Wednesday, December 03, 2003

Best Use of Taxpayer Money in Iraq Yet!

Iraqi National Orchestra Re-Emerges, Visits Washington in December

The U.S. administrator in Iraq on Friday hailed efforts of the Iraqi National Symphony Orchestra to recapture a segment of normal life for tense Baghdad, still suffering from widespread insecurity and lack of basic services.

Once Iraq's pride, the orchestra survived several wars and Saddam Hussein's brutal dictatorship. Its musicians _ Shiite, Sunni, Kurdish, Christian and Armenian _ persevered through the looting and unrest that followed the regime's collapse.

As they practiced Grieg's 'Morning Mood' from Peer Gynt, for a concert in Washington with the National Symphony on Dec .9, at The John F. Kennedy Center for the Performing Arts, the artists said they hope for better days.

"Freedom has come, I can now speak openly what's on my mind," said oboe player, Taleen Shehranian, 23, an Iraqi Armenian. "But other things are not so good, we need more security. I hope that day will come, too." L. Paul Bremer, the U.S. administrator, met the musicians Friday after returning from talks this week in Washington on ways to speed up the transfer of power to an Iraqi-led government amid increased insurgent attacks against coalition forces.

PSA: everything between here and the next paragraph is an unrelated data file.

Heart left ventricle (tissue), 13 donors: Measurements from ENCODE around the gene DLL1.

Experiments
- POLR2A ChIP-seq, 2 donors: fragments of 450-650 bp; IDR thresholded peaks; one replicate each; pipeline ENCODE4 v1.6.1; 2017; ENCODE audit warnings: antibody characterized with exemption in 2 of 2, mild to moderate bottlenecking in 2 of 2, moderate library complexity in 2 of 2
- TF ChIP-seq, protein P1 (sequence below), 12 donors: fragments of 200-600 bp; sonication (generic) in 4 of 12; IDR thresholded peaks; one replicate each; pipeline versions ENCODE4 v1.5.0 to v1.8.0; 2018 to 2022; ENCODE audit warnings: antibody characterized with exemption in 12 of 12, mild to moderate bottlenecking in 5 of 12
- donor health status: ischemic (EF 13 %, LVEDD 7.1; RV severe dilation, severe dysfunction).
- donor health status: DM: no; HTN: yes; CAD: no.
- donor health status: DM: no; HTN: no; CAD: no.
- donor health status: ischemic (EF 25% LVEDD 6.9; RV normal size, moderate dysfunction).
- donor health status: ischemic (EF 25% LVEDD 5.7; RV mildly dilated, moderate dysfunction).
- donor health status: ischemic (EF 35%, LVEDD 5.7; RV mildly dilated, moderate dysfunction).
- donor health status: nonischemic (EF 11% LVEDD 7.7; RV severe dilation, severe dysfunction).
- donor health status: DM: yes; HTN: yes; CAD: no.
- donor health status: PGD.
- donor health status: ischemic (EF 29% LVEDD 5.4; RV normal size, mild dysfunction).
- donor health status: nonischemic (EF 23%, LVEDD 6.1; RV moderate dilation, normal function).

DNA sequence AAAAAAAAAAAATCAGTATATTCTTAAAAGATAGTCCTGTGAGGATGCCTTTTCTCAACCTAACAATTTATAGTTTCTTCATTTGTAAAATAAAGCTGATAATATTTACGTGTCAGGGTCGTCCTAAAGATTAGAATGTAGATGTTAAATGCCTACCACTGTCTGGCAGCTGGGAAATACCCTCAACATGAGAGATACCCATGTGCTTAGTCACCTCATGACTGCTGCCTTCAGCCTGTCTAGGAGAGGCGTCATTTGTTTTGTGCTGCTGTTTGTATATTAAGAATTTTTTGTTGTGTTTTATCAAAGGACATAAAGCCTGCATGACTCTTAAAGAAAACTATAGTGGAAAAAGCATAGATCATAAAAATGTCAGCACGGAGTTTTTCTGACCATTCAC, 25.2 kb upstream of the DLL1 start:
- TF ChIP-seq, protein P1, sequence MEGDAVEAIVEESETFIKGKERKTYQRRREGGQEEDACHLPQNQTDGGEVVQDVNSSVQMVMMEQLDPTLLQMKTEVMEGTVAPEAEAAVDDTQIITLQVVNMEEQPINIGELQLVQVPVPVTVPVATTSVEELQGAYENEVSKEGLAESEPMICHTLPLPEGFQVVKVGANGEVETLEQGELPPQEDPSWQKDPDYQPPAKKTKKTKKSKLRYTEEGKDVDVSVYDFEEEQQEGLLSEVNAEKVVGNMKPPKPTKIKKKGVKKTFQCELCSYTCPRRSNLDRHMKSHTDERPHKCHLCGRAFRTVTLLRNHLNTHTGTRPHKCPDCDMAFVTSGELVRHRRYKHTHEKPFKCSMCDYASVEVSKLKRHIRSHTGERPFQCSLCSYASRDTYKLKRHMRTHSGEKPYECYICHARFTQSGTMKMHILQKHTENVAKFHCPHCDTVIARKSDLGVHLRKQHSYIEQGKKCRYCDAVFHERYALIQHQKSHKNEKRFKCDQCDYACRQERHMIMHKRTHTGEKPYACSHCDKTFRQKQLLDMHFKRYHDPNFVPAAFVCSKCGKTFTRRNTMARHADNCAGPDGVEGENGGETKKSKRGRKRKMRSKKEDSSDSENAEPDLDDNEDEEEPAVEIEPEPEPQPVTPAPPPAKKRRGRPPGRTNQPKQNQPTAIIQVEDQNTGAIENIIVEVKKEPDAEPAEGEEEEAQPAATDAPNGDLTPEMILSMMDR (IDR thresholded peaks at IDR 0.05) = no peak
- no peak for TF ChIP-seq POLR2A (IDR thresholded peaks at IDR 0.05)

"Your appearance now has a broader significance than ever before, as we face terrorist attempts to stop Iraq returning to normal," Bremer told the orchestra.

"All across Iraq people are working hard to return the country to normal," Bremer said. "You play a very important role in that message, showing that ... none of us will be intimidated by the terrorists and former regime members." In June, the symphony orchestra gave its first concert since Saddam's ouster, playing patriotic songs that predated the former dictator.

Bremer also welcomed the 63-member orchestra to their "new home" at the Baghdad Convention Center. Previously, the artists had no concert hall of their own but practiced in a stuffy downtown building without air conditioning and lightning.

  • Read Story @ Naharnet Newsdesk


  • Unfortunately, all is not well, the Convention Center is part of the U.S.-guarded compound of former palaces. It is partitioned from the rest of the city by concrete walls, rolls of razor wire, and sandbag bunkers. The musicians have to wait in long lines to pass security searches for weapons.

    Still, "Peer Gynt" deserves an airing any old time.

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